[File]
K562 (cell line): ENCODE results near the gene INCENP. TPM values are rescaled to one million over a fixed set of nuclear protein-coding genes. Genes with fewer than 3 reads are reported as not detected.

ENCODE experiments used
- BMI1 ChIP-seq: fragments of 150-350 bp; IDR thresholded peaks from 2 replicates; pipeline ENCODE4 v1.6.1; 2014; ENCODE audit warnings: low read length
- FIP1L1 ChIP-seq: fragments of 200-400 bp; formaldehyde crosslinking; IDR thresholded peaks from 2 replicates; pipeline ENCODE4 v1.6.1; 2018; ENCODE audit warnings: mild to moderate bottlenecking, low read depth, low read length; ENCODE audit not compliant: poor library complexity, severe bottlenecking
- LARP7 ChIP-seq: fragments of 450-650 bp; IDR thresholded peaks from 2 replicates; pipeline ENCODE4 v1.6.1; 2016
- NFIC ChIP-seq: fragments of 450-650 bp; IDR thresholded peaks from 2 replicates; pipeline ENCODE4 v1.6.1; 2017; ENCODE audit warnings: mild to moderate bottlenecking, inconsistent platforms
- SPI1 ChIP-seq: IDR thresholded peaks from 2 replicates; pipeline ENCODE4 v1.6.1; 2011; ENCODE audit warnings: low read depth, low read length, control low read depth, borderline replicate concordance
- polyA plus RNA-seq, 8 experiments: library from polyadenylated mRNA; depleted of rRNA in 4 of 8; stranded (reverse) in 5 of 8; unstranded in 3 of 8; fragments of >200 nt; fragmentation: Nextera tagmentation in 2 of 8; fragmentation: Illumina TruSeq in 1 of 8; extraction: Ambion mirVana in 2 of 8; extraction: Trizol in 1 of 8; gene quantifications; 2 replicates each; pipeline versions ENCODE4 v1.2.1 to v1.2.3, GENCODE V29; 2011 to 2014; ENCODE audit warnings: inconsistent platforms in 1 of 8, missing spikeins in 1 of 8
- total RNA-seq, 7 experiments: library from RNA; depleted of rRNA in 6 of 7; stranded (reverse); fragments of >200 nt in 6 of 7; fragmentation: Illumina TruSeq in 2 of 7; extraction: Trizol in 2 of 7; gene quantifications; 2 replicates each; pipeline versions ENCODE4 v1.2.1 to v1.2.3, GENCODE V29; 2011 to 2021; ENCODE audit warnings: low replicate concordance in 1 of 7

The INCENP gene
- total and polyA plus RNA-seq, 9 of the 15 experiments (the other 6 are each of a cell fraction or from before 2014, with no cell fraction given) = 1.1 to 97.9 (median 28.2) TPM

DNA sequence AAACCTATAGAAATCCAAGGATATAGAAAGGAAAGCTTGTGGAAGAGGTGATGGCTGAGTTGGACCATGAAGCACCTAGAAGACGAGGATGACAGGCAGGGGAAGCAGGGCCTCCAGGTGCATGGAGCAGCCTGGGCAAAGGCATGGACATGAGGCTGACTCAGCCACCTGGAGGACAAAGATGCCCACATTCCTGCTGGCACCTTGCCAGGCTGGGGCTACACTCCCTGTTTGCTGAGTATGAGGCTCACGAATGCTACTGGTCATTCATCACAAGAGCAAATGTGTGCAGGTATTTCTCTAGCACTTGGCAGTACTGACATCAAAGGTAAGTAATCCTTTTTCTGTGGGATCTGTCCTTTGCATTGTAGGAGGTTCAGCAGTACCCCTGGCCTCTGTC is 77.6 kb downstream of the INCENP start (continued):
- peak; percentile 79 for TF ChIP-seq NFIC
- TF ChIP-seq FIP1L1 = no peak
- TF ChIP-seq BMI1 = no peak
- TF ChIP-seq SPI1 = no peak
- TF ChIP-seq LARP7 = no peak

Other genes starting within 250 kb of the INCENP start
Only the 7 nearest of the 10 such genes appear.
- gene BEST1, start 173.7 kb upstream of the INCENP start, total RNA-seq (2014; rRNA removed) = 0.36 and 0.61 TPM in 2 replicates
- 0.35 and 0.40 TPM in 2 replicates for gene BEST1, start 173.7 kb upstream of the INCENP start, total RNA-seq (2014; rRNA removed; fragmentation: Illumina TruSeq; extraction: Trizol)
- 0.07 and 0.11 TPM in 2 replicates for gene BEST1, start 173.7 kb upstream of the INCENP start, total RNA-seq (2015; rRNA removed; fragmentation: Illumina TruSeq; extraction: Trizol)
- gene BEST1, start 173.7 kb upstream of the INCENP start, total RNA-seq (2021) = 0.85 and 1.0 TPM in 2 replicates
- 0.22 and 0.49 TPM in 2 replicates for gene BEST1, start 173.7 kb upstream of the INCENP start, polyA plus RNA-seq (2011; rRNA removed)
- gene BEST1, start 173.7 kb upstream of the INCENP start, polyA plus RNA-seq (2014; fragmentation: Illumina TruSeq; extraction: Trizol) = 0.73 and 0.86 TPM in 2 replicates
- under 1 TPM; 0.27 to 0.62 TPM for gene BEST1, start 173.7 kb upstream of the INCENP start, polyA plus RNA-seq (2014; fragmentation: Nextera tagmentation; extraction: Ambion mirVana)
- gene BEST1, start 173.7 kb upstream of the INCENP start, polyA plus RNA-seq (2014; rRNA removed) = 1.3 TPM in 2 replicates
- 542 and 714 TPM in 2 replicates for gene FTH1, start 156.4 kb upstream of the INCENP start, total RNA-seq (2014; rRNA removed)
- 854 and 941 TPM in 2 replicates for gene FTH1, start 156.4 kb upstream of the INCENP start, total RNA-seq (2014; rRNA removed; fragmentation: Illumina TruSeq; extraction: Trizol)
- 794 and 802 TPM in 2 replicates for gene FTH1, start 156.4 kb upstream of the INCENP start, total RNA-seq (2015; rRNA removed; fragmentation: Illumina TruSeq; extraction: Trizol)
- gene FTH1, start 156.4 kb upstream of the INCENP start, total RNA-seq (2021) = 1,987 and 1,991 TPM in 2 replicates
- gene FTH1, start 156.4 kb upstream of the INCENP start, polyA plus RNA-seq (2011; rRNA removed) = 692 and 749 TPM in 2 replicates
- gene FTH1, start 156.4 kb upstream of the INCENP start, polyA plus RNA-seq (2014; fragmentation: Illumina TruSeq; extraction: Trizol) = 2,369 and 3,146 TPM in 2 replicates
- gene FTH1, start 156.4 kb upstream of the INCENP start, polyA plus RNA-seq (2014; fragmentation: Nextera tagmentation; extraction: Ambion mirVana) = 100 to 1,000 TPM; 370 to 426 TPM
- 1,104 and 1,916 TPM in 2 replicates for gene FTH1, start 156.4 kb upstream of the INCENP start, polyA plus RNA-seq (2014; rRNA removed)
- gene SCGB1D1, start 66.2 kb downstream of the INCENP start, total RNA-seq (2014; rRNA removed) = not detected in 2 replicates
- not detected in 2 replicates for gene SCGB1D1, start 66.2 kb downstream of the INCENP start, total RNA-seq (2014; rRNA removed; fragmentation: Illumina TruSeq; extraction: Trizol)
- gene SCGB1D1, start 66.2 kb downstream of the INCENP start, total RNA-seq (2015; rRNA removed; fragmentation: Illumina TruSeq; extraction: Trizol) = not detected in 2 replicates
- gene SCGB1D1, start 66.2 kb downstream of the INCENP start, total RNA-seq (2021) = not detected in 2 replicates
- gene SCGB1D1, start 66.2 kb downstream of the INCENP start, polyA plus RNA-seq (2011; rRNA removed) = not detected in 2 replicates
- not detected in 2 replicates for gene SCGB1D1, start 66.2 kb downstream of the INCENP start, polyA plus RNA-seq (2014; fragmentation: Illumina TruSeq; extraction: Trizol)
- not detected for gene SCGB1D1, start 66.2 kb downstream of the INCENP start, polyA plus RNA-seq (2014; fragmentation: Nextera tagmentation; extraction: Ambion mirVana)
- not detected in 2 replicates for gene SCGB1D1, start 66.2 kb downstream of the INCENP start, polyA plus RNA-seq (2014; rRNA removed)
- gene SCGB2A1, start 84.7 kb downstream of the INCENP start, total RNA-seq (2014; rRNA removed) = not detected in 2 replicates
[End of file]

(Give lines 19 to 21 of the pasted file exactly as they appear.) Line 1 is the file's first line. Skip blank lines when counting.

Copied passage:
Only the 7 nearest of the 10 such genes appear.
- gene BEST1, start 173.7 kb upstream of the INCENP start, total RNA-seq (2014; rRNA removed) = 0.36 and 0.61 TPM in 2 replicates
- 0.35 and 0.40 TPM in 2 replicates for gene BEST1, start 173.7 kb upstream of the INCENP start, total RNA-seq (2014; rRNA removed; fragmentation: Illumina TruSeq; extraction: Trizol)